It’s wonderful and unforgettable to see a litter of kittens being born, especially if your cat is the one giving birth. If you’re like most cat owners, the moment you see a newborn kitten, your first instinct is to pick it up and cuddle it. Touching young kittens is never a smart idea, though. Find out more about this situation and when you can begin caring for the new kittens in your home.
The Reasons Why Handling Newborn Kittens Is Not a Good Idea
A kitten’s first few weeks of existence are the most vulnerable. Since their eyes have not yet opened, infants must rely entirely on their moms to get by during this period. A mother cat devotes all of her time to taking care of her kittens, keeping them warm, making sure they eat every two to three hours, and assisting them with their personal hygiene. During this period, mothers and their young develop a close bond that aids them in cooperating as the kittens get older.
Mother cats frequently experience stress and try to ensure the security of their young. Because of this, they typically don’t like it when people and other animals get close to their nesting place. The attempt of the mother and baby to form a link can be hampered if you handle the newborns too soon. Your scent getting on the kittens might even make the mother anxious, and her reaction might be just as bad as neglecting the touched kitten.
When It’s Time to Handle Newborn Kittens
There are some situations where handling a newborn kitten may be necessary. These examples consist of:
Helping Mother Give Birth – If the mother is in distress or is laboring excessively, it may be required to gently pull the babies out of the birth canal. If the woman does not deliver the baby quickly enough herself, it can also be necessary to remove the sack that it is enclosed in.
Intervening during Mealtime — You can help a young kitten find and latch onto a nipple if they are not sucking their mother when the other kittens are. This happens when they are not yet weaned. Handfeeding might eventually be required, depending on the advice of a veterinarian.
Keeping Kittens Safe — It’s critical to remove any of the litter’s kittens who are in danger from it as soon as possible. The kittens might do better in a kennel in a back room if the litter is not in an area with a lot of foot traffic. A kitten should be taken and handled as an orphaned cat if the mother is acting aggressively against them for whatever reason.
What About Kittens Who Are Orphaned?
If you come across a litter of abandoned baby kittens outside or notice that one or more of your cat’s kittens appear to have been “abandoned,” take the kittens to a warm, safe area before taking them to the vet. On the journey over, a box or kennel furnished with blankets will be helpful. If it’s possible for you to care for them at home, your vet can provide you instructions. If the kittens require specialized care, your veterinarian should be able to direct you toward getting that treatment.
When You Should Begin Taking Care of Kittens
It is advised that you wait until the kittens’ eyes have opened, or around two weeks after birth, to begin handling your mother cat’s offspring. You can simply swoon over them with your eyes and show them your love until that time. As soon as you are able to begin holding the infants, do it carefully and only with their mother’s approval.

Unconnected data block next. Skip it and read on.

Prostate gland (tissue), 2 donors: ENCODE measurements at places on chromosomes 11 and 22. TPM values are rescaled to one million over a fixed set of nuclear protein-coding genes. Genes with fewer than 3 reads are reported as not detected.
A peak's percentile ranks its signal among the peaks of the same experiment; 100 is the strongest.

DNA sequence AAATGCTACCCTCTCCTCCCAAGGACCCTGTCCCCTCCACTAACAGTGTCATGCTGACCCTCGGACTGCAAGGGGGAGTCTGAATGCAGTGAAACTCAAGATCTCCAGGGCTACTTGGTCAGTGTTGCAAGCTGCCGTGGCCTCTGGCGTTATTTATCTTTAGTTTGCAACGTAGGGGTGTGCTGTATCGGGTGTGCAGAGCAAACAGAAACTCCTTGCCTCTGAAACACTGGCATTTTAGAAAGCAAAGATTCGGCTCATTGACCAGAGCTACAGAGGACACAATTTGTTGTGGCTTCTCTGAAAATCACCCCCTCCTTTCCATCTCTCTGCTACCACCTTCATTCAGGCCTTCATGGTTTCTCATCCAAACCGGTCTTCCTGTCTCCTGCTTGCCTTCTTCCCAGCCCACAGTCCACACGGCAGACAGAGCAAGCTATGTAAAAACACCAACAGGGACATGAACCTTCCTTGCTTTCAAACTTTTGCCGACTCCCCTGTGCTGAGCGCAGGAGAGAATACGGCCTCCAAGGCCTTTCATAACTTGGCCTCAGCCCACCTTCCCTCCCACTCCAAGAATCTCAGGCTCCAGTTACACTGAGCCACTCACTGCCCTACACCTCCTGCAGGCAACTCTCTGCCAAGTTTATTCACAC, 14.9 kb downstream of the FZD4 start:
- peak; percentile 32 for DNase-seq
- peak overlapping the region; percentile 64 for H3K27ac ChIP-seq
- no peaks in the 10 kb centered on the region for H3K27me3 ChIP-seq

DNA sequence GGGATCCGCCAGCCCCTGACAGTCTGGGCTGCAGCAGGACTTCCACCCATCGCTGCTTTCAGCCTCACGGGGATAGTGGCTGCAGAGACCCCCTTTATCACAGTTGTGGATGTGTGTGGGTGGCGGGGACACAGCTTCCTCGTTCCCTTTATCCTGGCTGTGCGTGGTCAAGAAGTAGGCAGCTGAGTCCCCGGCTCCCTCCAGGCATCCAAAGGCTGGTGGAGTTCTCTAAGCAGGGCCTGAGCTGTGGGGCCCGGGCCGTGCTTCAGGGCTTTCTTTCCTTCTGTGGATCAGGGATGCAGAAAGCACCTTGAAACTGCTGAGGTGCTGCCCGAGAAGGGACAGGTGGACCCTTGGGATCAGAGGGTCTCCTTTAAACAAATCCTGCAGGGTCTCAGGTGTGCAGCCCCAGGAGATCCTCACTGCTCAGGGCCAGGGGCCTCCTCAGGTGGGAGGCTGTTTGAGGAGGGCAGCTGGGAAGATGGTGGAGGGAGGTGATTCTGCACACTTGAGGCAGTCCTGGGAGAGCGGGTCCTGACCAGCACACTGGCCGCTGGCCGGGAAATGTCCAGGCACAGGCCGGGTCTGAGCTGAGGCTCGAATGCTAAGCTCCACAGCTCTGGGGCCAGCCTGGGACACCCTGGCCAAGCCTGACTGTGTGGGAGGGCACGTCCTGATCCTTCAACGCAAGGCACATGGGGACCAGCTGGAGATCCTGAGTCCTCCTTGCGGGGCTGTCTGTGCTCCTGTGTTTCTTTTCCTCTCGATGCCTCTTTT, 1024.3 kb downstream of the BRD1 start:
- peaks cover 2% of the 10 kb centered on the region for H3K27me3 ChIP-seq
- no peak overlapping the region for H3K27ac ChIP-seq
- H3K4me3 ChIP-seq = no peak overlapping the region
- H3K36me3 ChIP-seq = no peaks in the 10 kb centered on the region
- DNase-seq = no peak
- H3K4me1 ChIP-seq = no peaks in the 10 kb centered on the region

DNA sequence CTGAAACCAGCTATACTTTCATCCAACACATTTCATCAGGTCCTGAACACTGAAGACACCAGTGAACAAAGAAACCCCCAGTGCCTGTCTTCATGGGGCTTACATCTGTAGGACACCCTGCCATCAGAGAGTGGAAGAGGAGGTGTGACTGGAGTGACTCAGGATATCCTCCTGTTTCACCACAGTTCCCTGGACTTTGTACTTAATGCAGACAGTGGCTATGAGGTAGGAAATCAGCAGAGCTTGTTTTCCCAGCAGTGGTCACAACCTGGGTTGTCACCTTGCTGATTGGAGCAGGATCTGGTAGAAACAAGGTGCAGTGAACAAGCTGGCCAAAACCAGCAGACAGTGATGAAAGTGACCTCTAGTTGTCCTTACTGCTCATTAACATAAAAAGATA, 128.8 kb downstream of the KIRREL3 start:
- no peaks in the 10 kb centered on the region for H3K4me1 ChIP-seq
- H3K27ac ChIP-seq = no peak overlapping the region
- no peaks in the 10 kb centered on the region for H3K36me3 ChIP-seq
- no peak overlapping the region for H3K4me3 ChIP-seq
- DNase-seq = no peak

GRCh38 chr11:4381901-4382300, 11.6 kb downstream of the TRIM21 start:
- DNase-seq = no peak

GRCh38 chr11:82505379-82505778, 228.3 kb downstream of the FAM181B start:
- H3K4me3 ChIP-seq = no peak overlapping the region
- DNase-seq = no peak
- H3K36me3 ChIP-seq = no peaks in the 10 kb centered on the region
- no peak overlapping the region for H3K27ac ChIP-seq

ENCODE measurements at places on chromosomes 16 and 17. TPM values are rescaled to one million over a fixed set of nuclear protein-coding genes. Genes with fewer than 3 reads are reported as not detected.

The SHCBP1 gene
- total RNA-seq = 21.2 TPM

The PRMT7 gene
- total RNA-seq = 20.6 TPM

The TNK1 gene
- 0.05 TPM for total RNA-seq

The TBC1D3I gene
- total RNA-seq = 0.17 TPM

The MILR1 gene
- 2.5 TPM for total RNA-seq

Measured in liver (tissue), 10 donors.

You’re more likely to gain permission when the kittens’ eyes are open, when they can eat and relieve themselves independently, and when their mother will likely appreciate a respite from the activity.
Tips for Handling Kittens Safely and Properly
To protect the health and safety of young kittens as they get older, there are a few things you should and shouldn’t do when handling them. Always start with the mother cat. She should always be aware of where her kittens are, so handle them only when she is there and avoid moving them to another room or out of the house unless absolutely required for medical reasons. Here are some further suggestions:
To prevent exposing the kittens to dangerous bacteria that their developing immune systems are not yet equipped to fight off, always wash your hands before handling them.
Never pick up a kitten by the neck or carry it around like a mother would. Instead, gently support their entire body while you handle them by scooping them up in the palm of your hand.
If necessary, wrap the kitten in a towel or blanket to help keep him warm. Since some sort of heat source is probably required, think about donning a sweater or a long-sleeved shirt.
Pay the mother just as much care as you do the kittens. As she heals from childbirth and acclimates to life as a new mother, she requires just as much love and affection.
Nothing can change the fact that kittens are lovely. It can be tempting to pick them up and show them affection when they are hanging around in your home. Before any human intervention, you must give the infants some time to get used to life and form relationships with their moms. You’ll have plenty of time to handle and play with those wonderful kittens, so be patient!